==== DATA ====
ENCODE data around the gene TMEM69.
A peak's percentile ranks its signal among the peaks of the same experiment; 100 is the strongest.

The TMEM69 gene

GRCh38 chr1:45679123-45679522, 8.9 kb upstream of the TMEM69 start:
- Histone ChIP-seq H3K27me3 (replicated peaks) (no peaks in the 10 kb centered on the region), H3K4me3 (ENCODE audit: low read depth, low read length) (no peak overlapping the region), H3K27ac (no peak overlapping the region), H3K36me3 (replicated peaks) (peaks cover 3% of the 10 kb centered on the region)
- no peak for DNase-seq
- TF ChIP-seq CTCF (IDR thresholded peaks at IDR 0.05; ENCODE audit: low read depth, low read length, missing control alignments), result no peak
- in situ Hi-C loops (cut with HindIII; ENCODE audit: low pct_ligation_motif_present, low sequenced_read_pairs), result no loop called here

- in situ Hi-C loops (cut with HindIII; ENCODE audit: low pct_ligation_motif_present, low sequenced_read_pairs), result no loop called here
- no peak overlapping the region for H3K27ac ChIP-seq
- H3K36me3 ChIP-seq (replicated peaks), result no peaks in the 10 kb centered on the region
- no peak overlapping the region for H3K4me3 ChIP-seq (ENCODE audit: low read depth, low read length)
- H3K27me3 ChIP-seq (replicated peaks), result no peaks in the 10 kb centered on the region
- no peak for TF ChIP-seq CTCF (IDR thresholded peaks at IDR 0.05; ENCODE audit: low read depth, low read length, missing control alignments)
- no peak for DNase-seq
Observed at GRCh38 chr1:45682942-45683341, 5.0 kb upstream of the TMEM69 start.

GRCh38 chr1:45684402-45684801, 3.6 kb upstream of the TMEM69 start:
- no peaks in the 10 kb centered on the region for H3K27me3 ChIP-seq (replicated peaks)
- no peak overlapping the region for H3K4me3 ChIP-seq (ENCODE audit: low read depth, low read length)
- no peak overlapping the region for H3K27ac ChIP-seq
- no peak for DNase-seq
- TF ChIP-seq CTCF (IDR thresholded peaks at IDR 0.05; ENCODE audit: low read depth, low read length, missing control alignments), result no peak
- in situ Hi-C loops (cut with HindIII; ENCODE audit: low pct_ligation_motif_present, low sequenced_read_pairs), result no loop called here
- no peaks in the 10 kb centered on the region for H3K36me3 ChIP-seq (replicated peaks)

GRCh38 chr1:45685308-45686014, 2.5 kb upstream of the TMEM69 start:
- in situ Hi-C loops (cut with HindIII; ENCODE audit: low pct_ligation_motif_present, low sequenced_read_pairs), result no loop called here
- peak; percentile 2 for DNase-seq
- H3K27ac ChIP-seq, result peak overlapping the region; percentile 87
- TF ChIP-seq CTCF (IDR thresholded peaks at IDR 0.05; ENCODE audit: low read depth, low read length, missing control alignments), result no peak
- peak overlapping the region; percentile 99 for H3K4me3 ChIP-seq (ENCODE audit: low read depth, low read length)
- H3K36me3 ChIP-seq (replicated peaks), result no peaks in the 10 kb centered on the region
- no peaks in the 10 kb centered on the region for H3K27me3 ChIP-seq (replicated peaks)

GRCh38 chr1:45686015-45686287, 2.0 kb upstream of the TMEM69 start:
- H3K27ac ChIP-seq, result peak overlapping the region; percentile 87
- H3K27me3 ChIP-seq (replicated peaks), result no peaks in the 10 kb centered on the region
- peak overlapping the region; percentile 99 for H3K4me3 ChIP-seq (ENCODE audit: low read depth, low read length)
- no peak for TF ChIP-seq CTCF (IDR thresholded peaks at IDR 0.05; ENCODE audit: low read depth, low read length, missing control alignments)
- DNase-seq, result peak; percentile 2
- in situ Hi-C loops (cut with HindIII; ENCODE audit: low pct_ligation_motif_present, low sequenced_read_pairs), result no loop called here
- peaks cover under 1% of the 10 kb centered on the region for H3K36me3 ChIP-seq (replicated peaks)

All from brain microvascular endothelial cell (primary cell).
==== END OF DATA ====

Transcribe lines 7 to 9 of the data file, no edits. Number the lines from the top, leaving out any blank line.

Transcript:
- TF ChIP-seq CTCF (IDR thresholded peaks at IDR 0.05; ENCODE audit: low read depth, low read length, missing control alignments), result no peak
- in situ Hi-C loops (cut with HindIII; ENCODE audit: low pct_ligation_motif_present, low sequenced_read_pairs), result no loop called here

- in situ Hi-C loops (cut with HindIII; ENCODE audit: low pct_ligation_motif_present, low sequenced_read_pairs), result no loop called here